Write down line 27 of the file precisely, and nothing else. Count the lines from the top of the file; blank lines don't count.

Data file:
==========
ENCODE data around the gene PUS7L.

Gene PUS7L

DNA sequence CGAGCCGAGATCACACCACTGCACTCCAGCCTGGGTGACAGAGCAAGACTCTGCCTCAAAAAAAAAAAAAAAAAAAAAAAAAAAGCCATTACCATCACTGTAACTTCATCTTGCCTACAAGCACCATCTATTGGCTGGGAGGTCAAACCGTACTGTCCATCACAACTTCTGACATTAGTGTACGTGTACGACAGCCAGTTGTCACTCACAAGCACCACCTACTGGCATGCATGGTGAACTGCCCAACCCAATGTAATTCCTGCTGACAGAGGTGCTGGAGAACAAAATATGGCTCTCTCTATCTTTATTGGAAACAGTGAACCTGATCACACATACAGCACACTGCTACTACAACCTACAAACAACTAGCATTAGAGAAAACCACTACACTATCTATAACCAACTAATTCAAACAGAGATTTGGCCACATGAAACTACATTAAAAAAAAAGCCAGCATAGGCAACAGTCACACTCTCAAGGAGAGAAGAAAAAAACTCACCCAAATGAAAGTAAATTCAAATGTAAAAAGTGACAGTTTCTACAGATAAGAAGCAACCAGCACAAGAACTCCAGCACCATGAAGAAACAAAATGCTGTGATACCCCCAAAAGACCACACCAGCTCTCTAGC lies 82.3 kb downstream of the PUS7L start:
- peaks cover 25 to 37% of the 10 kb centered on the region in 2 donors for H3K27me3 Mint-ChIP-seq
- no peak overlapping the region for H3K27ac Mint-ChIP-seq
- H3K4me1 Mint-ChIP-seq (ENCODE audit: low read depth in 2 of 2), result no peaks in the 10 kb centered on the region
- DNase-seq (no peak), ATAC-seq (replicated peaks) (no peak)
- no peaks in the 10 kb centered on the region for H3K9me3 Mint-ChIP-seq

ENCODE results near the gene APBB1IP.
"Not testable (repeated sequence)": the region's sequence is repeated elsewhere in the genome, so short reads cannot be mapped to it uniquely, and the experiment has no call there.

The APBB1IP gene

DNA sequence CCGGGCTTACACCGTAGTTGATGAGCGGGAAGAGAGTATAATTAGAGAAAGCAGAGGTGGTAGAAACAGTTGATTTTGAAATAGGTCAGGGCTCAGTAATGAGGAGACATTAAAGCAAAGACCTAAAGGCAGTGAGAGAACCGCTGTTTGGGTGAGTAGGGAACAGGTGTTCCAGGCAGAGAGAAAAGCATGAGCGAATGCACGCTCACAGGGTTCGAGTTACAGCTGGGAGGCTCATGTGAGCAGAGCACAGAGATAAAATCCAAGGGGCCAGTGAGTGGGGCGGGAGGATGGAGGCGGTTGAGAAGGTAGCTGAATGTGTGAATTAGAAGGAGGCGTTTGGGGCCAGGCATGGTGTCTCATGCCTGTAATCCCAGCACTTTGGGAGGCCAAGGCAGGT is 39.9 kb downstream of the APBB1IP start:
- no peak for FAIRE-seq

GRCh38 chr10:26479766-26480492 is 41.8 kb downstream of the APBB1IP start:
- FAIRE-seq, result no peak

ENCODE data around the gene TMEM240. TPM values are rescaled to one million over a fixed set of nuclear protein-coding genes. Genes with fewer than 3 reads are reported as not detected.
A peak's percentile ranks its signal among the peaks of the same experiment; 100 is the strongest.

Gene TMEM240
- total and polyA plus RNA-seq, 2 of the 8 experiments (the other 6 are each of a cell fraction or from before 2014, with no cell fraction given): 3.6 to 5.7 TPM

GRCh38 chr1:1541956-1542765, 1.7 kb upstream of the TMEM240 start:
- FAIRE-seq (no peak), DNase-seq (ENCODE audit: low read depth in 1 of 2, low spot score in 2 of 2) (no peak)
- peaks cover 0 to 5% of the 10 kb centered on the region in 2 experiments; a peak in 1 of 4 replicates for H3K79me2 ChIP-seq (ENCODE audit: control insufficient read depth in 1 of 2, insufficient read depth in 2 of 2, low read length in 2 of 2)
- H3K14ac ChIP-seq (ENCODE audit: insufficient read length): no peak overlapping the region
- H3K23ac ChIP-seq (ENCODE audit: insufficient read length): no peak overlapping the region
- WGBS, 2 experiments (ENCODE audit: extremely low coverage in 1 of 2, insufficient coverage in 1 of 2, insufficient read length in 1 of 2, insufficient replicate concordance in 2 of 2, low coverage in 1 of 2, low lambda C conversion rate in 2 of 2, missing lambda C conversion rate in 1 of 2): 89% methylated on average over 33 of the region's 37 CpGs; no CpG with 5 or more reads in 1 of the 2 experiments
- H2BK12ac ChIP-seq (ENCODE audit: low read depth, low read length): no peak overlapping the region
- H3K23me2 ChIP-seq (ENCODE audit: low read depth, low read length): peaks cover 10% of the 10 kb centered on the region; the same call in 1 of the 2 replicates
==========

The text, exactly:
- H3K23me2 ChIP-seq (ENCODE audit: low read depth, low read length): peaks cover 10% of the 10 kb centered on the region; the same call in 1 of the 2 replicates